Portsmouth’s friendly policeman at the busy junction

PC George Poore seeing another two children across Commercial Road
PC George Poore seeing another two children across Commercial Road

On July 30 I published a photograph of Constable George Poore assisting three little girls across the road at the junction of Commercial Road with Edinburgh Road. 

Here he is again, above, seeing another two children safely across Commercial Road.

Can anyone tell me the name of the yacht please?

Can anyone tell me the name of the yacht please?

Just how dangerous this location was can be seen by the loaded waggonette turning sharply to its left from Edinburgh Road. The passengers are dockyard men and it is dinnertime – lunch today, of course.The waggonette is carrying the men to Arundel Street. 

The gentleman on the right is riding what used to be called a sit-up-an-beg cycle and he is complete with cycle clips, yet another rarely seen item on cyclists today. 

Below is another photo sent to me by Jocelyn Booth of a yacht leaving Portsmouth Harbour on June 24 during for the 1911 Coronation Fleet Review.

She appears to be flying ensigns from the mastheads. Can any of you ship-spotters tell me more about the vessel please?

A view of Milton Lake with the houseboats alongside the eastern Road in the bottom right hand corner

A view of Milton Lake with the houseboats alongside the eastern Road in the bottom right hand corner

What is now the featureless Milton Common in the triangle between the Eastern Road, Moorings Way and the sea wall was once Milton Lake.

When the tide ebbed it was a large muddy pond but when the tide returned it could be a beautiful lake.

Alongside the western edge of the lake, which ran adjacent to the Eastern Road, there were once many houseboats moored.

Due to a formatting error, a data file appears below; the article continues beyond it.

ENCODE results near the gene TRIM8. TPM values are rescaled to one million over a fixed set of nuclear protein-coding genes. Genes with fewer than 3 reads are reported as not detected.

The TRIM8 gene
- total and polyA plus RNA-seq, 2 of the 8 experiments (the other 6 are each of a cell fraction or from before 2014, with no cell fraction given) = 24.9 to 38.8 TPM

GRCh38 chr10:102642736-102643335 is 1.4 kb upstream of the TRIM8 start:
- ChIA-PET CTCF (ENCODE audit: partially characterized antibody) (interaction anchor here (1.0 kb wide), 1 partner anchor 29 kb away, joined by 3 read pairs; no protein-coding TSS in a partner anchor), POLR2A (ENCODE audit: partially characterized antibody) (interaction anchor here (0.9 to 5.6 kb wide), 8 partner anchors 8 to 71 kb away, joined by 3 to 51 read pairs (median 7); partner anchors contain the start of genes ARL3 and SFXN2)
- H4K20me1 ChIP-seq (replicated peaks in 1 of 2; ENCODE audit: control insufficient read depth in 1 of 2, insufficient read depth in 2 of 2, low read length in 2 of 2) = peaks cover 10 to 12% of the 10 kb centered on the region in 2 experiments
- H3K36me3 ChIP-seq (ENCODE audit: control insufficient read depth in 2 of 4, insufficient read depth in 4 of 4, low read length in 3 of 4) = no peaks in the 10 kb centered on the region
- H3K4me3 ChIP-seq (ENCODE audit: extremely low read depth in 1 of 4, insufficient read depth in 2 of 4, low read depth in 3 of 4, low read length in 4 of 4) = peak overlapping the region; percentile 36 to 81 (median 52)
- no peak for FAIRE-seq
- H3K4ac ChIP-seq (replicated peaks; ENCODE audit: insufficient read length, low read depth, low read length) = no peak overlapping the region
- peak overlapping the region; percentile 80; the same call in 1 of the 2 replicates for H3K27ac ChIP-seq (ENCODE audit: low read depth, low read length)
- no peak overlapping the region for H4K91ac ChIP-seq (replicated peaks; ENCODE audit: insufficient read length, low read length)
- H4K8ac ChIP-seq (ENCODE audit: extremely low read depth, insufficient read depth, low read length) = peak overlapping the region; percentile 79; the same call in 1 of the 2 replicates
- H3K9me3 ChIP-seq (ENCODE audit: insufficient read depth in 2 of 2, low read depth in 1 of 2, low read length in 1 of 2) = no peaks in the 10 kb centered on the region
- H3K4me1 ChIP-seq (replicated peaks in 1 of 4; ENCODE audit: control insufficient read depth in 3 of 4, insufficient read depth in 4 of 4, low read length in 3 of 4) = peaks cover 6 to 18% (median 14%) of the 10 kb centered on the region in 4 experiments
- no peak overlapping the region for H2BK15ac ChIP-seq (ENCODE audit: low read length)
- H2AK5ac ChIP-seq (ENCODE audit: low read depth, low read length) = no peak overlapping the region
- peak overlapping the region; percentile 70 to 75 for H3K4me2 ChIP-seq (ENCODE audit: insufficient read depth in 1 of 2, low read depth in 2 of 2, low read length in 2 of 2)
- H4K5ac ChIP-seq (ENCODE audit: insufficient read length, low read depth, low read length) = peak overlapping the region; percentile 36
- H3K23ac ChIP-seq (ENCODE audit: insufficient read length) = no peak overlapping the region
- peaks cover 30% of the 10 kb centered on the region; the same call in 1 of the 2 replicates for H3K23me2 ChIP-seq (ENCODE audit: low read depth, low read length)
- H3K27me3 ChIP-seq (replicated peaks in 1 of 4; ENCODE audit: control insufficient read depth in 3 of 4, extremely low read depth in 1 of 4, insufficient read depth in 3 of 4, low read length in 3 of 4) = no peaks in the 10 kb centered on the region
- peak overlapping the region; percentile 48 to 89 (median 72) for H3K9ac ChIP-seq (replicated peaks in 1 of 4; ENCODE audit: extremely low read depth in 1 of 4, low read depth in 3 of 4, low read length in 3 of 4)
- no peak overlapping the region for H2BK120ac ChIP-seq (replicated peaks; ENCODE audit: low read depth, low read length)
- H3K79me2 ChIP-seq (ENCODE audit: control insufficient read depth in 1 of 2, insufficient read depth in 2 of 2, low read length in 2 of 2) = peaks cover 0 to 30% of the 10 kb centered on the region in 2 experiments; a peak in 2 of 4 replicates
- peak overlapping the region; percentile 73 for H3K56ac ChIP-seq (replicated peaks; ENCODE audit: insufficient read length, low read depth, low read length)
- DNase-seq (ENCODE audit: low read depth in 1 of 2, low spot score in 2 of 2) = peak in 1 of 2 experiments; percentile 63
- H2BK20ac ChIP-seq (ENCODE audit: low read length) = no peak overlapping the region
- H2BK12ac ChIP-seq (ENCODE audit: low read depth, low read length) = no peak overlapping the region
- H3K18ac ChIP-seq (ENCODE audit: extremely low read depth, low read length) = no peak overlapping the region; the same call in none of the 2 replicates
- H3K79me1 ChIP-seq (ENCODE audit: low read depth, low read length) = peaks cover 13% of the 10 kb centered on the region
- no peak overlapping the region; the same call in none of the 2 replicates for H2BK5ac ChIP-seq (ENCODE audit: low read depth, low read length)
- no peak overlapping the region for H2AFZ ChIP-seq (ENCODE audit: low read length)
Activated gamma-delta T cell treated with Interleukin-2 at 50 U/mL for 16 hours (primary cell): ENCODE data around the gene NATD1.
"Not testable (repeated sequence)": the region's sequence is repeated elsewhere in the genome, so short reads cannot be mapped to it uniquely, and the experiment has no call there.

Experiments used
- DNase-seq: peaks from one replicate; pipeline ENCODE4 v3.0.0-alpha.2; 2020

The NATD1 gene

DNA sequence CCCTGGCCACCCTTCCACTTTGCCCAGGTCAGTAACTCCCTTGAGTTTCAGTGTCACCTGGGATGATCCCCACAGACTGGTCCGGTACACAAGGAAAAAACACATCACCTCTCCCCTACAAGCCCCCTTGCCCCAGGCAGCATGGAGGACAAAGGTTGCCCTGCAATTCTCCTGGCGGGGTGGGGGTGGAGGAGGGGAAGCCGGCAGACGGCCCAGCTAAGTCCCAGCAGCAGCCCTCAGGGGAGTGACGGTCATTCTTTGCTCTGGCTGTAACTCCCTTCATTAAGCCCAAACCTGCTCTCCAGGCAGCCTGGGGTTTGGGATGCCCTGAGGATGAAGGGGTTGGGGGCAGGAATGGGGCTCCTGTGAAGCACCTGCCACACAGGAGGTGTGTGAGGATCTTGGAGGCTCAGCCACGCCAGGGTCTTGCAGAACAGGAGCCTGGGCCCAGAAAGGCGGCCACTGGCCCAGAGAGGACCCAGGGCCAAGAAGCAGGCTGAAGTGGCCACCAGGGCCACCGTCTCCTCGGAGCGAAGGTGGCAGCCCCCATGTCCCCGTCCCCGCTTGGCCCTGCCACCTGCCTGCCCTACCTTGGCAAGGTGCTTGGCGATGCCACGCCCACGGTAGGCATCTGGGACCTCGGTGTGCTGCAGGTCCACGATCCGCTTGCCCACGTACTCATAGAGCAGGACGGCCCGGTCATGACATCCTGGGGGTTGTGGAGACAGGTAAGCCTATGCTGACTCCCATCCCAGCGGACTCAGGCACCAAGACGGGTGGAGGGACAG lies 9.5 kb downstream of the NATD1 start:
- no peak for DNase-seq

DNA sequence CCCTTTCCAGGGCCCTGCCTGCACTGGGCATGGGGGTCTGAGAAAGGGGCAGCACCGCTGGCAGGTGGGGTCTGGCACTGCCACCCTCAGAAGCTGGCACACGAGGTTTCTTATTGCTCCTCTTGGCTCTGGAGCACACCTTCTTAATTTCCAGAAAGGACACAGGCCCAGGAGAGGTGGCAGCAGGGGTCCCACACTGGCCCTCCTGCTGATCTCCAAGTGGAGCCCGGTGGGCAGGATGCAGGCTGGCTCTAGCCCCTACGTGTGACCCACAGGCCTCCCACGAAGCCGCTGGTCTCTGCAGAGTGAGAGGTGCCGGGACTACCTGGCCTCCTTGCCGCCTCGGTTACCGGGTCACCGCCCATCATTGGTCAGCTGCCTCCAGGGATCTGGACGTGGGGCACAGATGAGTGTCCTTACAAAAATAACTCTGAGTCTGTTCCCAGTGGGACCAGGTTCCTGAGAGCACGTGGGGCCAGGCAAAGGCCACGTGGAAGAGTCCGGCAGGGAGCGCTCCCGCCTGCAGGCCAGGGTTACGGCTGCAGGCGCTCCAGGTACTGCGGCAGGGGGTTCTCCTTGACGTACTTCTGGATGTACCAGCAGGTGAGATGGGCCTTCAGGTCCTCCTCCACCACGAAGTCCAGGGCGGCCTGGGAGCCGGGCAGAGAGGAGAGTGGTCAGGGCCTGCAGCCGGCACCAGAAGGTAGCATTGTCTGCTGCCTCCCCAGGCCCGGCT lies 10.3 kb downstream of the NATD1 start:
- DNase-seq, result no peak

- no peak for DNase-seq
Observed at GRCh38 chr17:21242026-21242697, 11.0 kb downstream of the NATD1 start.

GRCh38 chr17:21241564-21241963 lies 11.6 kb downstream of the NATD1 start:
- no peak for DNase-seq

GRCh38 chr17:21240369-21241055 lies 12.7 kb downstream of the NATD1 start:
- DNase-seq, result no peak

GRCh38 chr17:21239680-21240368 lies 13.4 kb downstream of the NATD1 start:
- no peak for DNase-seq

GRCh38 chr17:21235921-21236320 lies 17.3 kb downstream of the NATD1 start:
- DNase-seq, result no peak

I say houseboats but, as many will remember, they were all types of craft – many ex-naval patrol and torpedo boats, plus many other large craft.

A view of Milton Lake once the houseboats had beenr emoved

A view of Milton Lake once the houseboats had beenr emoved

They were a legend in their time and residents living in the peace and quiet after the war were a romantic sight to people passing along the Eastern Road at night. 

Many of the ‘boats’ were acquired for somewhere to live as there was little housing to be had in the city after the blitz of the war.

By the mid 1960s the boats had become a health hazard and one by one they were towed away. In 1966 the city council decided to landfill the lake to become a common.

John Rich lived on Shore Avenue, marked with an arrow in the aerial photo, below. Warren Avenue came to an end by the poplar trees on the left but the field is now all covered in housing.

In the top left hand corner are the buildings of the soon-to-be-demolished St James’ Hospital. In the photograph, below, we see the flats alongside the Eastern Road for Milton Lake and the shoreline where the houseboats were once moored.

 I should think this photo was taken shortly before the  lake was landfilled. To the far right of the end flats is Sword Sands Road.